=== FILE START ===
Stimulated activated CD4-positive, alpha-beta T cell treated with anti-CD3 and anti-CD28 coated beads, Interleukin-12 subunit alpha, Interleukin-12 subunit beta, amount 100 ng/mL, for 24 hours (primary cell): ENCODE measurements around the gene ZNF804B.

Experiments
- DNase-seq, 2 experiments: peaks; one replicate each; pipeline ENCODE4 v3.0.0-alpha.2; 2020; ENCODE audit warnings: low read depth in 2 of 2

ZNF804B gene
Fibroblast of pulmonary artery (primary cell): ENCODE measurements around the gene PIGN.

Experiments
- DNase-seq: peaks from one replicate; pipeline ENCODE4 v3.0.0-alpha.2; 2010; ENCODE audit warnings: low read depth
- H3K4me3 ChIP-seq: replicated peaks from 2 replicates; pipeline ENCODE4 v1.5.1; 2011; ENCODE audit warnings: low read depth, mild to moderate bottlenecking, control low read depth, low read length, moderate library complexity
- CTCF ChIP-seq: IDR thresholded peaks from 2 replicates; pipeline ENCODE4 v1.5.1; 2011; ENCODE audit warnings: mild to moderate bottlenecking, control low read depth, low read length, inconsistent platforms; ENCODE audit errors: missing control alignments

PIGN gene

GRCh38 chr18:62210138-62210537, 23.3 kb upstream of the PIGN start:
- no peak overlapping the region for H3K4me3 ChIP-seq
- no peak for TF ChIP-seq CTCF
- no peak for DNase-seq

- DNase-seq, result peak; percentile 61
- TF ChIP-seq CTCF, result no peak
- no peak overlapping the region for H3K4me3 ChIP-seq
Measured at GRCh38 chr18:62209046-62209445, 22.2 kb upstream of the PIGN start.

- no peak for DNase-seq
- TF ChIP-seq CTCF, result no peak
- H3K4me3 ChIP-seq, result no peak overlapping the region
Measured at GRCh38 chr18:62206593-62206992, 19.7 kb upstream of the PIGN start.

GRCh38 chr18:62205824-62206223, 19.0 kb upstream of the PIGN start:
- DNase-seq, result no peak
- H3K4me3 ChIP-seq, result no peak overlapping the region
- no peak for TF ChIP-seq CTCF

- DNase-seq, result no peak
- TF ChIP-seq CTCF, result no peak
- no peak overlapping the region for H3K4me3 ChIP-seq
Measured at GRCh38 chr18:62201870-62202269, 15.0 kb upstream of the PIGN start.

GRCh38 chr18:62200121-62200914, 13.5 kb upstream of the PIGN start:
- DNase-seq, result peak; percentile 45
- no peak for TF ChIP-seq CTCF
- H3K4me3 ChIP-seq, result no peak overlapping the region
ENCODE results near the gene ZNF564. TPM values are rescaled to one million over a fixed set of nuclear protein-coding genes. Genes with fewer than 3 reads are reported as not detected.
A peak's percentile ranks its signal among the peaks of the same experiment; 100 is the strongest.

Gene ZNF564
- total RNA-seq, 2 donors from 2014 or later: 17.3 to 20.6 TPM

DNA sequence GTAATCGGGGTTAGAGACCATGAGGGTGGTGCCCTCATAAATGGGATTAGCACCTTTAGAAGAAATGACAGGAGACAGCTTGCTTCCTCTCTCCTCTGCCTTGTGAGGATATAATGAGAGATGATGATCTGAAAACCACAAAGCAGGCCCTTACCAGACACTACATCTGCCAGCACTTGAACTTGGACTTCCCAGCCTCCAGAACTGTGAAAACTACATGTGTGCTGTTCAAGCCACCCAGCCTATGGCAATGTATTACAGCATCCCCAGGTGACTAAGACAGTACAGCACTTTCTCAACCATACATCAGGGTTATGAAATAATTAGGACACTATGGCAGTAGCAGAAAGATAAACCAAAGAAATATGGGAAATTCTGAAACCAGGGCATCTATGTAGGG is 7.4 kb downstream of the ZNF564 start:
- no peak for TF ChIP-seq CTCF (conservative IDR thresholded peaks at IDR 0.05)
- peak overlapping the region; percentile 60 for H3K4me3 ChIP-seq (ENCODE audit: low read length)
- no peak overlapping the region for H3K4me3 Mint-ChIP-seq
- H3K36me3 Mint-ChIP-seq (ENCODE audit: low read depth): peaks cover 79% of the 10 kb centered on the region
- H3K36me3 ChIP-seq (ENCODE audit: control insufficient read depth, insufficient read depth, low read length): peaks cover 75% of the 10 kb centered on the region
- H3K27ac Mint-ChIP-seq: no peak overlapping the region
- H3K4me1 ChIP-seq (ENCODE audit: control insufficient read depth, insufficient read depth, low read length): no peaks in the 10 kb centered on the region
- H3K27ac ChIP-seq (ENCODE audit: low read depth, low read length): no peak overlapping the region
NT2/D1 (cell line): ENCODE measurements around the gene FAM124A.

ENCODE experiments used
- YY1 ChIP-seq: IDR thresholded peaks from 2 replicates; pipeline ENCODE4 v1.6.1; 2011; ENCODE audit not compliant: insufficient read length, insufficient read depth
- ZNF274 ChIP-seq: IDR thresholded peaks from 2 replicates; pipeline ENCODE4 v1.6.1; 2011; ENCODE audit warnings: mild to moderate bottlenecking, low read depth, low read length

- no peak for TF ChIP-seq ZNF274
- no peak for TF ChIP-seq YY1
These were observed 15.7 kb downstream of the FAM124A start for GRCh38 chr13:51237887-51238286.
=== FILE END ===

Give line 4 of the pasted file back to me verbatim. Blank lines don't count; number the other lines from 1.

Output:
ZNF804B gene